Electoral boundaries realignment released

Fruitvale, Montrose, Castlegar and Trail stay in same riding but Nelson, Salmo join East Kootenay

The people of the West Kootenay have spoken and the federal Electoral Boundaries Commission has not listened.

The commission submitted its recommendations on Monday for reconfiguration of federal electoral boundaries in B.C.—allowing for six new districts while keeping population numbers equitable—and have ignored the overwhelming sentiment garnered from a commission tour of the region in October, says the B.C. Southern Interior’s member of Parliament.

Alex Atamanenko said the recommendation, that splits Trail and Castlegar off from Nelson, will hamper actual accessibility people would have to a member of Parliament, as well as the area’s ability to come together on common issues.

“The findings are contrary to what the overwhelming majority of people said at the hearings,” he explained. “People wanted our communities to stay together—Nelson, Trail and Castlegar—they did not listen to that. They are basically going with the initial proposal that they had before, so it shows they weren’t really listening that well.”

The new boundaries will be studied by a House of Commons committee and the final realignment will be submitted in September

Although submissions encouraged the commission to keep Nelson, Castlegar and Trail in one electoral district, such a combination “would have resulted in an electoral district with numbers well above the electoral quota,” read the report from the commission.

As a result of the tour, the commission configured a new electoral district named South Okanagan, West Kootenay that includes Trail, Castlegar, Fruitvale and Montrose in its eastern region.

However, it will see Nelson, along with Kaslo, Salmo and Creston, join with the East Kootenay in the Kootenay Columbia riding and apart from Castlegar and Trail.

The central portion of the South Okanagan, West Kootenay district comprises the Kootenay Boundary area, and the western region incorporates Osoyoos, Oliver and Penticton.

In drafting its initial proposal, the commission was faced with the challenge of determining how to reconfigure the existing electoral district of Kootenay Columbia, which had a variance of 16 per cent below the electoral population quota.

Initially, the commission determined the only route of expansion was to the west and recommended crossing the Salmo-Creston (Kootenay Pass) and include the communities of Nelson, Salmo, Fruitvale and Montrose into the riding that now bounds the East Kootenay and Cranbrook, separating them from Trail, Rossland and Castlegar.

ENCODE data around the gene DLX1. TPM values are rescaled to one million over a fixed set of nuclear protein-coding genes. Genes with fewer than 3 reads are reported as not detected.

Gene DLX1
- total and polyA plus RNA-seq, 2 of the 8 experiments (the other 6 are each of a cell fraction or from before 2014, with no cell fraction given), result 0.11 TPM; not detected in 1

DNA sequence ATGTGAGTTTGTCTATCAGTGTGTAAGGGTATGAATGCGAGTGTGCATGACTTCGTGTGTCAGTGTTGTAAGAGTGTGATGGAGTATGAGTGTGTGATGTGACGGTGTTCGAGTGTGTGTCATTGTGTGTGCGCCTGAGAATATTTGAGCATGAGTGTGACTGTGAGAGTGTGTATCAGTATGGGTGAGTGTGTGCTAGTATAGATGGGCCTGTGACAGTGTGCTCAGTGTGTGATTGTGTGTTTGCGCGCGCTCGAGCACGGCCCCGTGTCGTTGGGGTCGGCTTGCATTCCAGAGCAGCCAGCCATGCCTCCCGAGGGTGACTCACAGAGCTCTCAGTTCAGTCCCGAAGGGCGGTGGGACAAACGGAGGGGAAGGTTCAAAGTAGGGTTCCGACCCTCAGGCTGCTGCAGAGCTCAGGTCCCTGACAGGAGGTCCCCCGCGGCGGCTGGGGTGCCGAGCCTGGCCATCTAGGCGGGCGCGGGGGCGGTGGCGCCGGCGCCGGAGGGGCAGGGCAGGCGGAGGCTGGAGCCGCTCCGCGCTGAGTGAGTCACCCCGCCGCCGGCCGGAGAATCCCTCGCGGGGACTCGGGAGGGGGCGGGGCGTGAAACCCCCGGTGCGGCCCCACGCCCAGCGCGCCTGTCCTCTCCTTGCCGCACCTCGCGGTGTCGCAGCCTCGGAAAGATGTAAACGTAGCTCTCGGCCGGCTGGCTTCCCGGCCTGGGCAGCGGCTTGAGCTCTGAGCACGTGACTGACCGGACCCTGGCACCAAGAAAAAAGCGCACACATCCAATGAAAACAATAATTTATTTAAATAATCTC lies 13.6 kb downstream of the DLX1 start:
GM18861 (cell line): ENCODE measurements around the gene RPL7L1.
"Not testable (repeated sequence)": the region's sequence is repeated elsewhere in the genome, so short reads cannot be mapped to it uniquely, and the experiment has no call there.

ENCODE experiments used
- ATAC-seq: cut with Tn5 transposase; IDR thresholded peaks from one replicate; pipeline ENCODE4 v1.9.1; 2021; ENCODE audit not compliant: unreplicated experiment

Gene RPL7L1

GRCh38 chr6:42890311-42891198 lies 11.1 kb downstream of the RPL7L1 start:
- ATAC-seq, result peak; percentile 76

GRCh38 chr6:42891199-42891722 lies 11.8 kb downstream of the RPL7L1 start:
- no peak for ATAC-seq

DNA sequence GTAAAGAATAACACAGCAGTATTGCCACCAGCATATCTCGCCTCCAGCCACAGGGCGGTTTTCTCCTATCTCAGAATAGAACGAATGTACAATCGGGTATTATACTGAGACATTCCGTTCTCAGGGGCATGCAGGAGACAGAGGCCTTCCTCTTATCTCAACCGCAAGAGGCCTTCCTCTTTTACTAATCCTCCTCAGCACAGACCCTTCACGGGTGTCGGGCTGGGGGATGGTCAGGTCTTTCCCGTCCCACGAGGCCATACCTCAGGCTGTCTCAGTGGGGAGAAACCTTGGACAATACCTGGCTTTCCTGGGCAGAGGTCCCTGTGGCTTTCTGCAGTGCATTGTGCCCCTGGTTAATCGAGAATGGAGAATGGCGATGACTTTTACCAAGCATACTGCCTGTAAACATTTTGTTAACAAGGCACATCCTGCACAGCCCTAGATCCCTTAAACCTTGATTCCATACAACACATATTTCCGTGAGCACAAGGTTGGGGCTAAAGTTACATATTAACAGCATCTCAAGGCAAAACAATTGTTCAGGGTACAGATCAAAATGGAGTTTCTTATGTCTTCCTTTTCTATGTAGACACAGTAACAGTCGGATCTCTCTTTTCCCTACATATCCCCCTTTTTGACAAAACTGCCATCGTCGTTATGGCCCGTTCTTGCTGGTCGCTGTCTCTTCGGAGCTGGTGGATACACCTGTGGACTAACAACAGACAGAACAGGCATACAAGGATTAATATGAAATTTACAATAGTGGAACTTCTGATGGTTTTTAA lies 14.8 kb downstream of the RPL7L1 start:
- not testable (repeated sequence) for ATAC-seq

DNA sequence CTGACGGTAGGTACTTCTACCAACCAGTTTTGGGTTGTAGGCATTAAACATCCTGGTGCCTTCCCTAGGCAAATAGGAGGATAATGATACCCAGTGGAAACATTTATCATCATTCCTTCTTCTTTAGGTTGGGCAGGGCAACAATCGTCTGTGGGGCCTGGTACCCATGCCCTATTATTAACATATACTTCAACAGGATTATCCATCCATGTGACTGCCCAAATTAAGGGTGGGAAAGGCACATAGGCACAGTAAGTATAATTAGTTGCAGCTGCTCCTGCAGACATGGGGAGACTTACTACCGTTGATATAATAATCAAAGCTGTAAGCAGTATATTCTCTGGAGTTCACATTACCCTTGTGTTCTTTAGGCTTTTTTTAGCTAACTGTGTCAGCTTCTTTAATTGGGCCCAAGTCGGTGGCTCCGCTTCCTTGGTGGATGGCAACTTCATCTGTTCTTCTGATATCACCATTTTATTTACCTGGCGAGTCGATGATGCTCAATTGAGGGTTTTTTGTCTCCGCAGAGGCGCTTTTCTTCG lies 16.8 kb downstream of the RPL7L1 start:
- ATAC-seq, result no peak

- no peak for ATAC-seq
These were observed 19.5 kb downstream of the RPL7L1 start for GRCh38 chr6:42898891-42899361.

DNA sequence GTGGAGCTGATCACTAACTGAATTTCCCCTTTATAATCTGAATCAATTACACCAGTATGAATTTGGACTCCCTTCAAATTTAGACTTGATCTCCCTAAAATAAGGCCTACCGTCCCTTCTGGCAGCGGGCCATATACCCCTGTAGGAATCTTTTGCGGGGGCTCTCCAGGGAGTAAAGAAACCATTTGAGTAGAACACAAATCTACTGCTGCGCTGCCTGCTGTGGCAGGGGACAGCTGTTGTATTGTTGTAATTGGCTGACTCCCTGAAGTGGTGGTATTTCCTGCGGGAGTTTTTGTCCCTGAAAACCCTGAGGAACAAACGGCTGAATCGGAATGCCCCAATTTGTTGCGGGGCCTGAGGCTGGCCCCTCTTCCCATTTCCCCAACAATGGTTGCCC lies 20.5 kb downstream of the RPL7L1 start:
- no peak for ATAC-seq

The commission has also recommended configuring a new electoral district named Central Okanagan, Similkameen, Nicola that contains Summerland, Keremeos, Princeton and adjacent areas. This electoral district includes Peachland, West Kelowna, and a portion of the City of Kelowna south of Harvey Avenue and adjacent to Okanagan Lake.

The report has now been submitted to the House of Commons for MP comment. And Atamanenko’s comment is that rural B.C. is once again “being taken to the cleaners” by the federal government.

“I am certainly going to fight to maintain our area intact,” he said, noting he had one month to submit a proposal as comment. “They could leave this riding alone. They don’t need to be, for the sake of numbers, adding centres and then breaking it apart. I thought they were listening but that has disappeared.”

The commission had received submissions to keep Nakusp, Regional District of Central Kootenay’s Area K and H, New Denver and the Slocan Valley in the same electoral district. As well, the commission was advised that the proposal had the effect of splitting communities adjacent to Kaslo and the north end of Kootenay Lake.

The 2011 census population of the electoral districts contained between the Alberta border and the 49th parallel, north to Kamloops and the Shuswap, was 675,826. Ultimately, the commission concluded that the addition of an electoral district in the B.C. Interior was not feasible.

Before issuing its proposal, the commission had received a variety of suggestions from the public for the redesign of the province’s electoral boundaries.

“The proposal itself generated a considerable volume of public input into the process,” the commission report read.

The advice received by the commission touched on various subjects, particularly the maintenance of existing boundaries where possible, the division of neighbouring communities, the difficulty of driving in certain weather conditions and the importance of municipal and regional district boundaries.

In general, the reconfigurations were made to recognize communities of interest affected by the proposal, to respect municipal boundaries, to substantially utilize regional district and census subdivision boundaries and in “appreciation of the coexistence” of urban and rural communities.

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